NFL Roundtable: Week 7 recap | Football | CBC Sports

NFLNFL Roundtable: Week 7 recap

Posted: Tuesday, October 25, 2011 | 08:40 AM

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Tim Tebow, right, rallied Denver to an overtime win at Miami in his first start this year. (Charles Trainor Jr./Miami Herald/Associated Press) Tim Tebow, right, rallied Denver to an overtime win at Miami in his first start this year. (Charles Trainor Jr./Miami Herald/Associated Press)

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In's weekly NFL chatter, the guys dissect the problems faced by the Chargers and Lions, discuss the arrival of a new Cowboys running back, and debate Tim Tebow's resurrection of the Broncos.
In's weekly NFL chatter, the guys dissect the problems faced by the Chargers and Lions, discuss the arrival of a new Cowboys running back, and debate Tim Tebow's resurrection of the Broncos.

The San Diego Chargers have faced two real challenges - New England and the New York Jets - and lost them both. Despite a 4-2 start, is this team still a legitimate threat in the AFC?

Tony Care: They can remain one if Philip Rivers can correct whatever the heck is wrong with him. Honestly, I've never seen him this inaccurate before. There was a play in the fourth quarter where receiver Vincent Jackson had a step on Jets CB Darrelle Revis deep, and Rivers badly underthrew him. Another point: I bet GM A.J. Smith is regretting letting running back Darren Sproles leave. You could sure use him now, couldn't you, A.J.?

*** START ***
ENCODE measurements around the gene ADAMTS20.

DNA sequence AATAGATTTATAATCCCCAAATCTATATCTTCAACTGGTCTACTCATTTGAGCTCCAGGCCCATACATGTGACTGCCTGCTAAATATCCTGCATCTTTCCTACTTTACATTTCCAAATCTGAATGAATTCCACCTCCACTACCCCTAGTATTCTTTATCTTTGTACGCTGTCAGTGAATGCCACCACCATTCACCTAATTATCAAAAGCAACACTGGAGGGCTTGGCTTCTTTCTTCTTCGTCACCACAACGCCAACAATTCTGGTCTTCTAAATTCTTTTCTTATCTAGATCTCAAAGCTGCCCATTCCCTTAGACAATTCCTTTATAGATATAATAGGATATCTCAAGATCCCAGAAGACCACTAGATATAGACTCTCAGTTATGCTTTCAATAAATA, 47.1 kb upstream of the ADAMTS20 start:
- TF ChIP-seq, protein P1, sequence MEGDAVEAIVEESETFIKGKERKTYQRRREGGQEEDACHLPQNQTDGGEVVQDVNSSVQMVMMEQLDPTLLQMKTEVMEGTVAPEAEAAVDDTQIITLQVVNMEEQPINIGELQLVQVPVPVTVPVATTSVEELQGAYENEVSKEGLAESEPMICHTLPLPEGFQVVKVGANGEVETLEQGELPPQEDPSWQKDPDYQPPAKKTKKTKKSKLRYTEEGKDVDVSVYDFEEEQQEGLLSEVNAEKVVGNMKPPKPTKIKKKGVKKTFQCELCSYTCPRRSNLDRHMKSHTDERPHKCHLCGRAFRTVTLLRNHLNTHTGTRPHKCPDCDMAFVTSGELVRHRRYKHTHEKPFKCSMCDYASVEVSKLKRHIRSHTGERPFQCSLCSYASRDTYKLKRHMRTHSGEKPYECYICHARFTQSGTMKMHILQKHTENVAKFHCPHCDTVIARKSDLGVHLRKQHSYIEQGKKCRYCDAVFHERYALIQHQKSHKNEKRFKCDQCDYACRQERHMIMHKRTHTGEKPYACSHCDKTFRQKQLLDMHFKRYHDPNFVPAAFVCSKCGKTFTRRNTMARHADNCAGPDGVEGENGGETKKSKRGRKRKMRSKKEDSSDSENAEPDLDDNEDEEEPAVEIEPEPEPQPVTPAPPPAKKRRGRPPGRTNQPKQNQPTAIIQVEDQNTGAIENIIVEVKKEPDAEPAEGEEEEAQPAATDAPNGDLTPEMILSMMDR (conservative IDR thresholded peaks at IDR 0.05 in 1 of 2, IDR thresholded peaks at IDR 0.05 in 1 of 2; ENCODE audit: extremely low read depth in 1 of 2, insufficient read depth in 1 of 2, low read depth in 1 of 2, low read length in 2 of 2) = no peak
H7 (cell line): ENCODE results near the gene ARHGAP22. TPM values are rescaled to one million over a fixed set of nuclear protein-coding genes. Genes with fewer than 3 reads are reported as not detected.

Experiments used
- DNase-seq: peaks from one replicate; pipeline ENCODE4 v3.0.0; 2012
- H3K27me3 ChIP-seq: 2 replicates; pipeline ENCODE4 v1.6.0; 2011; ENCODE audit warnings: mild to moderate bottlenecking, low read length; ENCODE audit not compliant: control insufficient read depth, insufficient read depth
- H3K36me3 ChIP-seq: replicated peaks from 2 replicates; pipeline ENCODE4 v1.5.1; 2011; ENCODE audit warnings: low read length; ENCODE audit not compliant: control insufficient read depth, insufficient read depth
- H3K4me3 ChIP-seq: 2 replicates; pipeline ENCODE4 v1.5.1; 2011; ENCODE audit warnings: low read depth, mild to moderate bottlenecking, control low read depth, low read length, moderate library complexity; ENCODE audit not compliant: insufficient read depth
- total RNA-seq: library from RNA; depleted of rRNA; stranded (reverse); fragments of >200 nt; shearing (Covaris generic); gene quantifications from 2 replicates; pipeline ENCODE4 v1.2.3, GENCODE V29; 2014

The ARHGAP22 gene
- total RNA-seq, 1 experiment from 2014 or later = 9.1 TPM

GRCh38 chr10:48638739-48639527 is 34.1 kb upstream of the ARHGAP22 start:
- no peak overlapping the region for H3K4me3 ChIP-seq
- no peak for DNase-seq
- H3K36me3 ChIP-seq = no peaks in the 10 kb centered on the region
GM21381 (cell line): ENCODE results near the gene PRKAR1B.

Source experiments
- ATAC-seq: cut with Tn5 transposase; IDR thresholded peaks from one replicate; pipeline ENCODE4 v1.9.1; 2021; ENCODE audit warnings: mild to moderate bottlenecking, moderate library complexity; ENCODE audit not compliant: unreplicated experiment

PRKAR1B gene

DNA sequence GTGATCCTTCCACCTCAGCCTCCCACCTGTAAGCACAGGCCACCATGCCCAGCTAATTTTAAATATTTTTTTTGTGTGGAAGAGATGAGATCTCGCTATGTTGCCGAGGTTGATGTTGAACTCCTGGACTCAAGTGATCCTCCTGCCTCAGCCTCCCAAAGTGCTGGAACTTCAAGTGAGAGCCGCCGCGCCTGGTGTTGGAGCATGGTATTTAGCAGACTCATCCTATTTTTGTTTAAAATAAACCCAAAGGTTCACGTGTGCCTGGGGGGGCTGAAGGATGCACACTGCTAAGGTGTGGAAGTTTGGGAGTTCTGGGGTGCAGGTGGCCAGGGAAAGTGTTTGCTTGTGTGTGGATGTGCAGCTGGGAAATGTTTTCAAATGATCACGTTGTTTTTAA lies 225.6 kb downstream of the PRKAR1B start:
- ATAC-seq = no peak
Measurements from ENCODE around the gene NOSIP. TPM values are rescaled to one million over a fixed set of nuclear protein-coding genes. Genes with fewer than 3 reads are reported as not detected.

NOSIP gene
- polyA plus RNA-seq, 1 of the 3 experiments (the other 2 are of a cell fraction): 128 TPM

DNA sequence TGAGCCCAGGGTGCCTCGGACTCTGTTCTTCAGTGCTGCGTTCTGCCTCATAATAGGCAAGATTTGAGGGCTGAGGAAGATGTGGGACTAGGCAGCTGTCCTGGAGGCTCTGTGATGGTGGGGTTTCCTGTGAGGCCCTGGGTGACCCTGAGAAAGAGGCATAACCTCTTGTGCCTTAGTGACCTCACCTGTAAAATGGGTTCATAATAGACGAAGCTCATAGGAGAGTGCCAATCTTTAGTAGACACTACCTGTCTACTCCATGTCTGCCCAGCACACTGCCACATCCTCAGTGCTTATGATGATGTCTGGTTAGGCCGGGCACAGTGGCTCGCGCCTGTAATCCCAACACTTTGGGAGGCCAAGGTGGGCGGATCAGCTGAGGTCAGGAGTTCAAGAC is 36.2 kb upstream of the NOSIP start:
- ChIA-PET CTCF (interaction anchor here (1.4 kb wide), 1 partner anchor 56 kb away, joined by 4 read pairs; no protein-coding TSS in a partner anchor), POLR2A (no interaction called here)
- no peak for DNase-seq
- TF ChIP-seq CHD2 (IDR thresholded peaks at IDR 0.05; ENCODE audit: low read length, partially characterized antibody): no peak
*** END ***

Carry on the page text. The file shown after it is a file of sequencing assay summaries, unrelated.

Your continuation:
Jesse Campigotto: Just to put Rivers's struggles in context, he's now thrown nine interceptions (and just seven touchdowns) through six games. Last year, he tossed a total of 13 interceptions. In 2009, he had nine INTs all year. His career high for a full season is 15. And it's not like you can chalk up this year's poor numbers to a bad game or too. In fact, the most surprising thing about Rivers is that he's been consistently mistake prone, throwing a pair of interceptions in four separate games.

Jason Davidson: The way they let a lead get away against the Jets on Sunday, I'm now seeing the Chargers as much less of a threat. Although I'm going to keep in mind that these two losses were away from the home confines of Qualcomm Stadium, where they are a perfect 3-0 this season. I'd say they should be fine on Halloween night next Monday when they face the Chiefs in Kansas City, but after seeing what Todd Haley's boys did to the Raiders in Oakland, I'm not so sure. If KC wins next week, things in the AFC West will be very interesting.